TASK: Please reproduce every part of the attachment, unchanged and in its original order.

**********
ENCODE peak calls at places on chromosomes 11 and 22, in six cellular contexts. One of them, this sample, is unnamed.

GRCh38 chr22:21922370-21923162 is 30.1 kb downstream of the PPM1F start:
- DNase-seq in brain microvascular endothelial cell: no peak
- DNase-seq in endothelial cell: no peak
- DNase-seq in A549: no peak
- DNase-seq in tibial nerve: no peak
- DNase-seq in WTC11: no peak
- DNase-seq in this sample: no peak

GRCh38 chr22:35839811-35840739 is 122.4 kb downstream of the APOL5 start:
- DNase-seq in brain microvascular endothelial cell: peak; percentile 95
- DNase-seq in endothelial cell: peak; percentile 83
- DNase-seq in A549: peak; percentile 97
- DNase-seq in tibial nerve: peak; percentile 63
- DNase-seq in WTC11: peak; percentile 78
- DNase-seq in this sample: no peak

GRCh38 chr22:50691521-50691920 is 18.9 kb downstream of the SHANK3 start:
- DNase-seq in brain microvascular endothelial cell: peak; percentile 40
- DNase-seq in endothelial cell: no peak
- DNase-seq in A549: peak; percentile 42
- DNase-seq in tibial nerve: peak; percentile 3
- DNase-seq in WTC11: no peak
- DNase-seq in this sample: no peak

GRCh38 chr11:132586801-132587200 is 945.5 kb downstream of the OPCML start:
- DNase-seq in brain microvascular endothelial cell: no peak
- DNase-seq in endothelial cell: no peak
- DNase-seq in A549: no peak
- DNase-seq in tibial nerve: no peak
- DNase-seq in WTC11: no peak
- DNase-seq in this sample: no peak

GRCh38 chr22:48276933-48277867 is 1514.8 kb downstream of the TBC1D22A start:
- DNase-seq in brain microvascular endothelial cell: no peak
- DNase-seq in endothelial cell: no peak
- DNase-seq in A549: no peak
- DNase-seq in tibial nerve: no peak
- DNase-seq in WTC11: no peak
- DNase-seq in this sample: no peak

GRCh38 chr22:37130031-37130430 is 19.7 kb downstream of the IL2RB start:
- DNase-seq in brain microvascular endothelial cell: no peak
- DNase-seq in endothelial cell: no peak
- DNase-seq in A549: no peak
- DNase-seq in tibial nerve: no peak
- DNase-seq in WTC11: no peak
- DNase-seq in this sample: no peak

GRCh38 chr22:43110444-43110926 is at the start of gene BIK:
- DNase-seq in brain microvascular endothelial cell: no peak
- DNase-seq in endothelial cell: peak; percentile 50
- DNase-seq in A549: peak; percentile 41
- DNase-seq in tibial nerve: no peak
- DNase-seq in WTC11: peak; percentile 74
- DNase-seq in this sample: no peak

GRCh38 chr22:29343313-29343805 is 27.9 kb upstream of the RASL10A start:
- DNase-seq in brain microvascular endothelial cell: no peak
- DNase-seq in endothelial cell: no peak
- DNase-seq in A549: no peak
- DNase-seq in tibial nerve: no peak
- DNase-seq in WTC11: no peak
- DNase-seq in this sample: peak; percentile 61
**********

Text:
ENCODE peak calls at places on chromosomes 11 and 22, in six cellular contexts. One of them, this sample, is unnamed.

GRCh38 chr22:21922370-21923162 is 30.1 kb downstream of the PPM1F start:
- DNase-seq in brain microvascular endothelial cell: no peak
- DNase-seq in endothelial cell: no peak
- DNase-seq in A549: no peak
- DNase-seq in tibial nerve: no peak
- DNase-seq in WTC11: no peak
- DNase-seq in this sample: no peak

GRCh38 chr22:35839811-35840739 is 122.4 kb downstream of the APOL5 start:
- DNase-seq in brain microvascular endothelial cell: peak; percentile 95
- DNase-seq in endothelial cell: peak; percentile 83
- DNase-seq in A549: peak; percentile 97
- DNase-seq in tibial nerve: peak; percentile 63
- DNase-seq in WTC11: peak; percentile 78
- DNase-seq in this sample: no peak

GRCh38 chr22:50691521-50691920 is 18.9 kb downstream of the SHANK3 start:
- DNase-seq in brain microvascular endothelial cell: peak; percentile 40
- DNase-seq in endothelial cell: no peak
- DNase-seq in A549: peak; percentile 42
- DNase-seq in tibial nerve: peak; percentile 3
- DNase-seq in WTC11: no peak
- DNase-seq in this sample: no peak

GRCh38 chr11:132586801-132587200 is 945.5 kb downstream of the OPCML start:
- DNase-seq in brain microvascular endothelial cell: no peak
- DNase-seq in endothelial cell: no peak
- DNase-seq in A549: no peak
- DNase-seq in tibial nerve: no peak
- DNase-seq in WTC11: no peak
- DNase-seq in this sample: no peak

GRCh38 chr22:48276933-48277867 is 1514.8 kb downstream of the TBC1D22A start:
- DNase-seq in brain microvascular endothelial cell: no peak
- DNase-seq in endothelial cell: no peak
- DNase-seq in A549: no peak
- DNase-seq in tibial nerve: no peak
- DNase-seq in WTC11: no peak
- DNase-seq in this sample: no peak

GRCh38 chr22:37130031-37130430 is 19.7 kb downstream of the IL2RB start:
- DNase-seq in brain microvascular endothelial cell: no peak
- DNase-seq in endothelial cell: no peak
- DNase-seq in A549: no peak
- DNase-seq in tibial nerve: no peak
- DNase-seq in WTC11: no peak
- DNase-seq in this sample: no peak

GRCh38 chr22:43110444-43110926 is at the start of gene BIK:
- DNase-seq in brain microvascular endothelial cell: no peak
- DNase-seq in endothelial cell: peak; percentile 50
- DNase-seq in A549: peak; percentile 41
- DNase-seq in tibial nerve: no peak
- DNase-seq in WTC11: peak; percentile 74
- DNase-seq in this sample: no peak

GRCh38 chr22:29343313-29343805 is 27.9 kb upstream of the RASL10A start:
- DNase-seq in brain microvascular endothelial cell: no peak
- DNase-seq in endothelial cell: no peak
- DNase-seq in A549: no peak
- DNase-seq in tibial nerve: no peak
- DNase-seq in WTC11: no peak
- DNase-seq in this sample: peak; percentile 61